I see what you mean – it would mean a whole different life ! It could be fun, but …………

      what would the British do if in future all winters would be like this ? Are you going to cope with this every winter for the rest of your life ?
      Pluto and Uranus are stressing you to think about the future and what can be done to prevent people from drowning together with their houses.

      In Holland we are able to maintain our dikes along the coast, but experts have for a number of years already been thinking in different ways where the dikes along the rivers are concerned. We need to give space to the rivers and that means, that people living in the vicinity of the rivers will have to move or accept that they are flooded every few years. Already some “polders” have been chosen to act as an overflow for the rivers if we are having high waters coming from the rest of Europe (Switzerland / Germany / France and Belgium).
      Zipping around in coracles can be fun for a short while, but it’s not very practicle, is it?


    • Christina says:

      Oh that’s true. But I think it might be fun if we were all zipping around in coracles. Oxford would be a small hump in the middle of a marsh.

  2. Diane L says:

    I fiddled around with the I Ching a time or two & agree it is rather much. Liked your comment about the purists too. *snicker*

    Good post! 🙂

  3. I smiled when I read Mimi’s answer to this post because that is what I thought “God created the world, but the Dutch built Holland”.
    As regards marshes, I live near the sea and although the area I am living on was never a marsh but sea (2000 years ago) all around it has been a marsh but was “made” land by Mussolini (now housing expensive villas). With all the extreme rain we have been having in Lazio this area is continually flooded and people have died. I always said that the Earth has a strange way of reclaiming what should always be hers.
    Till now I have found no problem with the I Ching…

  4. Janetto says:

    My surname (Kersey), apart from being later derived from a village in Suffolk and its association with a cloth called kerseymere, means either island surrounded by cress or, in Cornish, a sacred enclosure/hill-fort on an island or an reed swamp – so I am rather liking the fact that I may be coming into my own, to speak, with these returning marshlands and islands!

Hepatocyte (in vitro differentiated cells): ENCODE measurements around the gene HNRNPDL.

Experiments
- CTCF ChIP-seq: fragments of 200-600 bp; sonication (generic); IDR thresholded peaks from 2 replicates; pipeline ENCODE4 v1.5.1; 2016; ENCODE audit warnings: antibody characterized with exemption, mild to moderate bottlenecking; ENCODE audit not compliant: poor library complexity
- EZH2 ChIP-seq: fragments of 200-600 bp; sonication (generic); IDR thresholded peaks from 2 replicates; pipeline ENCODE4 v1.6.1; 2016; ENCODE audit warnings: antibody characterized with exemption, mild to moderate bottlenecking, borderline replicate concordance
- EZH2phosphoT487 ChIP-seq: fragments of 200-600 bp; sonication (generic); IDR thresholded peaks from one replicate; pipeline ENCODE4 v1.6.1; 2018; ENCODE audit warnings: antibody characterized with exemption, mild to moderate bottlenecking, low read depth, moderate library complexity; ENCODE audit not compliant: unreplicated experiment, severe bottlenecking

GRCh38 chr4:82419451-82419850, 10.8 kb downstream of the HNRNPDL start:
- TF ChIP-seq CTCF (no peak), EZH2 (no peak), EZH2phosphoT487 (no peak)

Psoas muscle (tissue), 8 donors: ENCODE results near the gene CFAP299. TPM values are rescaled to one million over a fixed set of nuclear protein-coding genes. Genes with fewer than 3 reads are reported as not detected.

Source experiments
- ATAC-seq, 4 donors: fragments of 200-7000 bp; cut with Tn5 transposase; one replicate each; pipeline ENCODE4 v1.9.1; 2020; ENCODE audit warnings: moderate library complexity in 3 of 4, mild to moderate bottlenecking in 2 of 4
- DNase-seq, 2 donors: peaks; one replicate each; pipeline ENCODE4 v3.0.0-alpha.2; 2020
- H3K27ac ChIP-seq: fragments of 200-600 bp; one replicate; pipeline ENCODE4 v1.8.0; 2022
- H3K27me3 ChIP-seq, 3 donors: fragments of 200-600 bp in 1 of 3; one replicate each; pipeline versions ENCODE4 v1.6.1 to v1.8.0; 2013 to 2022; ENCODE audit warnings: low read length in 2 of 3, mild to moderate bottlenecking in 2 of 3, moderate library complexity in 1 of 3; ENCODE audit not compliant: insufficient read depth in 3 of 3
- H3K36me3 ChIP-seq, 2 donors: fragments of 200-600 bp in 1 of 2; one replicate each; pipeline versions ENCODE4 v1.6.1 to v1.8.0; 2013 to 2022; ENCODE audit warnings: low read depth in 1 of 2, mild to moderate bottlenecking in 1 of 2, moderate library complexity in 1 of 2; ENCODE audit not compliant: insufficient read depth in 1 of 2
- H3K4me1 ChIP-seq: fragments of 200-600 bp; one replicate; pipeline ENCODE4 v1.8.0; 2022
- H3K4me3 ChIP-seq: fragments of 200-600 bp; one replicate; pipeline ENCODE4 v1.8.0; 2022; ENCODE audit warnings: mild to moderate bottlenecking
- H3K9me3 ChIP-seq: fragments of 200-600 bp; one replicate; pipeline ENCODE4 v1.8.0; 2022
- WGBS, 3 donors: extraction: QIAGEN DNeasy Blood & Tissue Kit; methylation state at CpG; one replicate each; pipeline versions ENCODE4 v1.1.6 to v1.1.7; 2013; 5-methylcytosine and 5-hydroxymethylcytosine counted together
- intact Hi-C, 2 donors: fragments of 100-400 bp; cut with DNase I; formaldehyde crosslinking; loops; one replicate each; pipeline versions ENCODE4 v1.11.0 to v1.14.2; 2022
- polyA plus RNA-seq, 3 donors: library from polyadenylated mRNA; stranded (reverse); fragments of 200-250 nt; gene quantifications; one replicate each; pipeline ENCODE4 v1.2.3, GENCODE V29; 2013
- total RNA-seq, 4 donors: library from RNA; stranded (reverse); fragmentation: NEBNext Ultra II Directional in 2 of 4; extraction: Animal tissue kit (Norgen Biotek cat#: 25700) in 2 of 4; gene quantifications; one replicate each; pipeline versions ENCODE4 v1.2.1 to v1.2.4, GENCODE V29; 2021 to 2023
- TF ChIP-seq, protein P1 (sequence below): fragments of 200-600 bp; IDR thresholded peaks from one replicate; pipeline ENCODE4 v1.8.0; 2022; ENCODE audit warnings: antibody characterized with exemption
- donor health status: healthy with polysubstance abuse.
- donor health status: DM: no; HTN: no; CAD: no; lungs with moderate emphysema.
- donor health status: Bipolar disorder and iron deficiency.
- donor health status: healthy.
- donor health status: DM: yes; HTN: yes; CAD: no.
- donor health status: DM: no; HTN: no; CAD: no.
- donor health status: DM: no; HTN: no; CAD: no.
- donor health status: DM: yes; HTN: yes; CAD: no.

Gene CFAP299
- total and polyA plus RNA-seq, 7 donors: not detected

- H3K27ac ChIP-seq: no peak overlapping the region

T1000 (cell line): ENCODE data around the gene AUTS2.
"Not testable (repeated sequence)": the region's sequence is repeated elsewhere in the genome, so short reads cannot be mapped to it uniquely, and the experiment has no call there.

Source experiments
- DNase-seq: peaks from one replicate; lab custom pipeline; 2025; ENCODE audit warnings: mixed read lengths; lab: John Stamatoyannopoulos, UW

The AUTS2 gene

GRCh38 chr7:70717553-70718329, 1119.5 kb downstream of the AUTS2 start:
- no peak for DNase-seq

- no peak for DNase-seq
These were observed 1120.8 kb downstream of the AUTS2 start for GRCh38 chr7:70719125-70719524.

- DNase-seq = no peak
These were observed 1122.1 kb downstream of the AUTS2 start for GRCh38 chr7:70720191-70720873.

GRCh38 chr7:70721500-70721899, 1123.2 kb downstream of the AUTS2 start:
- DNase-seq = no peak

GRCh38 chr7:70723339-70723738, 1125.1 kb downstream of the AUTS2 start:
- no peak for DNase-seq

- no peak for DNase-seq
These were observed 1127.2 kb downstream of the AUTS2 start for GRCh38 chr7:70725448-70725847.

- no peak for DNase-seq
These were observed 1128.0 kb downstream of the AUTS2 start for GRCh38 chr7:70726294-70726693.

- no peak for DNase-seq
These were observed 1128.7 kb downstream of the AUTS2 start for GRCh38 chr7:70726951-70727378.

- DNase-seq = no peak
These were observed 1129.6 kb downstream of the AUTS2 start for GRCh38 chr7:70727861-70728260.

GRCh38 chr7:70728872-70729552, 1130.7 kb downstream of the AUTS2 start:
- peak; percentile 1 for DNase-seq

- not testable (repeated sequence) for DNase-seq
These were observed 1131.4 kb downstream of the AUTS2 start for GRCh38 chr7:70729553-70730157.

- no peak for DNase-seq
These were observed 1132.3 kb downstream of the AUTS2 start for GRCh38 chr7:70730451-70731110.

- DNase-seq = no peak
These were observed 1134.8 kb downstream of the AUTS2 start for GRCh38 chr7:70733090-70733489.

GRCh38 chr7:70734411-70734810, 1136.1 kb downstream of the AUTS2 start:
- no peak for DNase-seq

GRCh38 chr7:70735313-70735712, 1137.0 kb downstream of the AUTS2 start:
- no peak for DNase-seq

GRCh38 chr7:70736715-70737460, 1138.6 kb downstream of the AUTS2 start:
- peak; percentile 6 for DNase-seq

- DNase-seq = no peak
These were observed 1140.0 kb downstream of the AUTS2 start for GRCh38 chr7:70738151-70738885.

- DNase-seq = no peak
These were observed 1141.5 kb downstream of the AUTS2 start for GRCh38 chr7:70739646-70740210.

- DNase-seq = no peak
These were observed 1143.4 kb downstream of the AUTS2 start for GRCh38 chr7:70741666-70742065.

5. weaver says:

    oh dear. I commented and hit publish and now its telling me to comment (again).

    • Jamma says:

      Oh yes … I’ll trade you weeks of dry weather for a good rainstorm here in Northern California … so staticky the cats get zapped when I touch them!
      And there are wetlands in my town that need to be wetter …
      (Hmmm … maybe your Oxford Pisceans should come for a visit and bring rain!)

    • Christina says:

      I’m sending some over now. Parts of town are under water – and one bit is an island (again). It’s actually only not an island thanks to human intervention over 100s of years.

    • Anonymous says:

      As the I Ching itself says, “No going without a coming, no front without a back” and I would add “No flood without a drought.” Here in the Southwest US, we are in the midst of a prolonged dry spell. The Rio Grande is a pitiful puddle in my area. Yet people here keep wanting to build swimming pools…

      Still, I am hoping that conditions improve: a little less rain for you in the UK, and for us a good soaking!

    • Christina says:

      yes. just been in meetings with two web-designers to update the site – including the comments!

  6. weaver says:

    hi, Christina.. hope your meet with web-designers went well. but I have also learned that if I simply open my gmail account *before* I click over to your site, I do have the auto option to comment. so that’s down to me. 🙂
    anonymous commenter in the southwest: isn’t is Crazy how everybody feels they need their own pool when water is always in short supply? boggles the mind, here in Cyprus, where every home ‘needs’ a pool and golf courses are going up everywhere…

    re the I Ching: I believe in the universality of archetype energy but a key factor with the Chinese is that they raise their children in such a different culture. they face the infant/growing child inward while westerners face the child outwards (on mom’s lap initially and so on…). so this changes the perception frame (Saturn) feeding the mind, I can only suppose.